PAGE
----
The LMD manufacture and subsequent dimensional measurement of a combustion casing prototype confirmed that the software and procedures developed in this study were capable of net shape manufacture. Furthermore, the LMD part was proven to have the same geometrical accuracy as a part produced by conventional manufacturing methods. The only difference was surface roughness, which increased from 0.8-1.6 µm to 15-20 µm in the LMD part; although this was still considered acceptable.
The key to the success of achieving the required geometric accuracy and surface finish was minimizing nozzle movement and allowing the substrate to do most of the work. The 7.5 hr build time was a significant reduction over the current six month lead time. However, the LMD productivity rate of 0.1 Kg/hr of deposited powder was considered very low. This can be ascribed to the requirement of wall thickness and surface finish which dictated weld track size and quality. The density of the final part was at least 99.5 percent. The weight of powder material fused in the final part was 750 g and 1.1 Kg of powder was pushed through the nozzle during manufacture, giving a 70 percent material efficiency. Conventional manufacturing routes for the casing (including the manufacture of tooling) generated several 10’s Kg of waste material.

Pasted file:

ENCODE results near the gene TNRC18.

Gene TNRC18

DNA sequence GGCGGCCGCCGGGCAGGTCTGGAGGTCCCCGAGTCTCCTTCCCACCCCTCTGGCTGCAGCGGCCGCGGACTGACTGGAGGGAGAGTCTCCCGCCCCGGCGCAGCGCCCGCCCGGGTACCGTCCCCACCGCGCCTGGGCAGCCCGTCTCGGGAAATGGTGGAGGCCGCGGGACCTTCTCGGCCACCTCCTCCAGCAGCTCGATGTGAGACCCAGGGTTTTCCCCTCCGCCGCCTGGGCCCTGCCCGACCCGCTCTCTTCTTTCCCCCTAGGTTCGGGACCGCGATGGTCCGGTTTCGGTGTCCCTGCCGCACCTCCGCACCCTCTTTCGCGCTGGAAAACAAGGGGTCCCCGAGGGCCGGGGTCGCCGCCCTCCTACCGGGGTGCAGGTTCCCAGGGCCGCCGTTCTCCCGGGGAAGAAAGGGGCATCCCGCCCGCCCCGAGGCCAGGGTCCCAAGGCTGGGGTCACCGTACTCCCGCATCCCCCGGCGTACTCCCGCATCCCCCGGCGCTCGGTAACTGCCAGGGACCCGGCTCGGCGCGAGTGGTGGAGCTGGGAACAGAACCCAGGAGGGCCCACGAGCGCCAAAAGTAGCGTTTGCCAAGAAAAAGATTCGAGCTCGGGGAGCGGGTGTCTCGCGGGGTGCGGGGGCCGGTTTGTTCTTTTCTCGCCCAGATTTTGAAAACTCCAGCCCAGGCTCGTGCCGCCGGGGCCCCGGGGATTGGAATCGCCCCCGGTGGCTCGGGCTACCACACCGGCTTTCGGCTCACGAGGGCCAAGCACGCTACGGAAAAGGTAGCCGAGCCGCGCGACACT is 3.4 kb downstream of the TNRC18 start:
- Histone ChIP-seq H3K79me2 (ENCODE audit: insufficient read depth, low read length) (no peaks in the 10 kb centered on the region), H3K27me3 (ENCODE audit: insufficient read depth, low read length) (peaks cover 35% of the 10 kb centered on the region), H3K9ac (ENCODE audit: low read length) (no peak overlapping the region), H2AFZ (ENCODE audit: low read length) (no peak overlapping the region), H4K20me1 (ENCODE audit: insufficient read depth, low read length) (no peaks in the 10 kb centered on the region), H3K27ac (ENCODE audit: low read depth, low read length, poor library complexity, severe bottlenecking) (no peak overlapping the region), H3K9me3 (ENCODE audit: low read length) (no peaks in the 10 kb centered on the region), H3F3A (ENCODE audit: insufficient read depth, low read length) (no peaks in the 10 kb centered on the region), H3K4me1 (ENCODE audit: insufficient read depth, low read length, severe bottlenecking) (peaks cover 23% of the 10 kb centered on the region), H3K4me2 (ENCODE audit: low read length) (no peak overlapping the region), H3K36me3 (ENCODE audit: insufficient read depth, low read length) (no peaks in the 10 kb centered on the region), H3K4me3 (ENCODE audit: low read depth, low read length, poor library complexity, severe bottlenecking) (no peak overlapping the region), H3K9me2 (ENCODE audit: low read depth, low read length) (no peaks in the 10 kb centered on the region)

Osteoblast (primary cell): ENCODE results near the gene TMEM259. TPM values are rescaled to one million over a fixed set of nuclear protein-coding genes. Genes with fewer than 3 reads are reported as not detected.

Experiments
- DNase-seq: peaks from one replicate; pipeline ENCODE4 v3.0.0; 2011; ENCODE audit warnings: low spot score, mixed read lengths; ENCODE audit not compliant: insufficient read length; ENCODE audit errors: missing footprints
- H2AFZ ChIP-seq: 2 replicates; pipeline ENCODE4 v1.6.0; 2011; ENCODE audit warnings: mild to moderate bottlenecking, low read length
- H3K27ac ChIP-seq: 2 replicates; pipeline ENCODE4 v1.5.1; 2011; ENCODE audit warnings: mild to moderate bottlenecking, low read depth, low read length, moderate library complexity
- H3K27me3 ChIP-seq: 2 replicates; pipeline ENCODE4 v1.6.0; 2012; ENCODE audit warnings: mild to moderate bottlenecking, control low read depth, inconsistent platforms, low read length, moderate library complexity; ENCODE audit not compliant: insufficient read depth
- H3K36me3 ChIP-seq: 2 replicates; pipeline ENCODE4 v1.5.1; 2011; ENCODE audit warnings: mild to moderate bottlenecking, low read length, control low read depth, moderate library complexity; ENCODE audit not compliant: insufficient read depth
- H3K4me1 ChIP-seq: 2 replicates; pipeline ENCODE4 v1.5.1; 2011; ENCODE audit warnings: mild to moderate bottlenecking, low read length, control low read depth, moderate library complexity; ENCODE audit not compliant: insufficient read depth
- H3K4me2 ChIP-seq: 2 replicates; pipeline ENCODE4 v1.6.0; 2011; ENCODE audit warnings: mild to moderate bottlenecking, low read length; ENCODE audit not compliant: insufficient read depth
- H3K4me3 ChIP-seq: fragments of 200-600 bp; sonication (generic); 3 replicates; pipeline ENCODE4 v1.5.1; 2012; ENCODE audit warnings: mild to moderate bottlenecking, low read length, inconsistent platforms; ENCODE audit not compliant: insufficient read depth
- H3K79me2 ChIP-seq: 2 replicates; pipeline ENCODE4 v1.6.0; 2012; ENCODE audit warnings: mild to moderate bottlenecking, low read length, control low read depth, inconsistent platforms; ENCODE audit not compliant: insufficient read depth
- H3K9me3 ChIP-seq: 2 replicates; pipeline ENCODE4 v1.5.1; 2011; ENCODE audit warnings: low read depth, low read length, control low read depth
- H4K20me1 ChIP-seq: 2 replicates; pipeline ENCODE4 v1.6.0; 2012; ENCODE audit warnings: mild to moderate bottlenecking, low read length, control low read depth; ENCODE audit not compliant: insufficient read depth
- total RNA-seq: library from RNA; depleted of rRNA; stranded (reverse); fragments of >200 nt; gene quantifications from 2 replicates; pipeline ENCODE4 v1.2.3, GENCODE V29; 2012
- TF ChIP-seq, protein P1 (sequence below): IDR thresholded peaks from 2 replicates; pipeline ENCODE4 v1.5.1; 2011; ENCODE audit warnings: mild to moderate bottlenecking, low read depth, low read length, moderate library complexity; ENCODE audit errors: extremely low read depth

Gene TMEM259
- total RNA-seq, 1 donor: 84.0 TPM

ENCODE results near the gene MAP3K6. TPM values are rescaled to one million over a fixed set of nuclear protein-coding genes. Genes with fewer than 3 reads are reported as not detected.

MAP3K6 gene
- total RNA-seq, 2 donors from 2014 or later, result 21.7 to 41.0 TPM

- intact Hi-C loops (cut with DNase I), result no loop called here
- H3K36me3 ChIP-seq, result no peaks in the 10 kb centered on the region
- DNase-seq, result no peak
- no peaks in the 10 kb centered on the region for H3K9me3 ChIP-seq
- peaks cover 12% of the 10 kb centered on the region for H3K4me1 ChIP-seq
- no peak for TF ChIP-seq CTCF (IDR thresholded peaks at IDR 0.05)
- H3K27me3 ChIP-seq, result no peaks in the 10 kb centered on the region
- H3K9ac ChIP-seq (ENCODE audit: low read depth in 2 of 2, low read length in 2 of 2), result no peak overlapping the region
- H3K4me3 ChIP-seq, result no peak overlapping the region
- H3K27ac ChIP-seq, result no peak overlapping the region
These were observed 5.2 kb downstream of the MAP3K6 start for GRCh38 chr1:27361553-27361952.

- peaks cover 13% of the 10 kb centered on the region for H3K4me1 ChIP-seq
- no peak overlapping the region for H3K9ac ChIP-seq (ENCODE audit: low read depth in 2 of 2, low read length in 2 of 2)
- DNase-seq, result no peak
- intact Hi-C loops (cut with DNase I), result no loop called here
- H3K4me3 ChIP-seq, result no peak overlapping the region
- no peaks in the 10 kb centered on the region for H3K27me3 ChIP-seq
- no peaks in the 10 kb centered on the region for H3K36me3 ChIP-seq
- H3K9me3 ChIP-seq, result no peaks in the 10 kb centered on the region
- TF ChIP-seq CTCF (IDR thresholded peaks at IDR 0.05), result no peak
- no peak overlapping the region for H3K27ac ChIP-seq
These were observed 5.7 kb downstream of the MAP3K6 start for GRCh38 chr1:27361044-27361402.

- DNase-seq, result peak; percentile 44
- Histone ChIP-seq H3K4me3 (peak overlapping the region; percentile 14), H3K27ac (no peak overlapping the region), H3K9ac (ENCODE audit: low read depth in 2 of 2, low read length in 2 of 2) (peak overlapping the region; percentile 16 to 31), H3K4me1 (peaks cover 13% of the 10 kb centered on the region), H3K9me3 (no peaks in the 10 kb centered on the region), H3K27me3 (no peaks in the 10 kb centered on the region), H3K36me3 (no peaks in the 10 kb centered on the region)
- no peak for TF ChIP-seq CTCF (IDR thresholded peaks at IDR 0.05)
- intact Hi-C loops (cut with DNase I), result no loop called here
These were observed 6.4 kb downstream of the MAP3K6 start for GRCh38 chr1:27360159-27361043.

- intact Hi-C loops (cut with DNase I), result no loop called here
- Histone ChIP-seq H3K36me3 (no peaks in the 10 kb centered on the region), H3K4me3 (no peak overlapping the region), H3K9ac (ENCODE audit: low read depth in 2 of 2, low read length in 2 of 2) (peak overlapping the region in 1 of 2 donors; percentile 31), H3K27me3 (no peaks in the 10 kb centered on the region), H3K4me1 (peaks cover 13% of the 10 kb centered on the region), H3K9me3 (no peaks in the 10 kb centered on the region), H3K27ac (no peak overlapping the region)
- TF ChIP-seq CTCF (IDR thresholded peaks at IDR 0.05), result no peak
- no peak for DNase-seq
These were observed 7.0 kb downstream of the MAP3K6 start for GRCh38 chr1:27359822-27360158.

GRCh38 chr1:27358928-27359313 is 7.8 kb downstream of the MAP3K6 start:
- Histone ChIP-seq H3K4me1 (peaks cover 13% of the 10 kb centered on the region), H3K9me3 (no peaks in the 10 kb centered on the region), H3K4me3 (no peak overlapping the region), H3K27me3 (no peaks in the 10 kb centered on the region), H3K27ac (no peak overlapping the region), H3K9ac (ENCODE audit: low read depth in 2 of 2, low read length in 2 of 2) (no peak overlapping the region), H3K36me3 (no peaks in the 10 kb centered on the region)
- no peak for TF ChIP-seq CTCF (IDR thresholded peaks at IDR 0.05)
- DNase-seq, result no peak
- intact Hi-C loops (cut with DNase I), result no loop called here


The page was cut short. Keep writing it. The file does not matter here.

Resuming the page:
The presented work is now being applied to other demonstrator applications across a range of different industrial sectors. This includes procedures to manufacture geometries with thicker walls, the addition of surface deposited features and parts with larger diameters.
Dr. Carl Hauser is a consultant on Additive Manufacturing and 3D Printing for TWI and would like to thank Neil Preece (TWI, UK) and Loucas Papadakis and Andreas Loizou (Frederick University, Cyprus) for assisting in the experimental work and process modelling.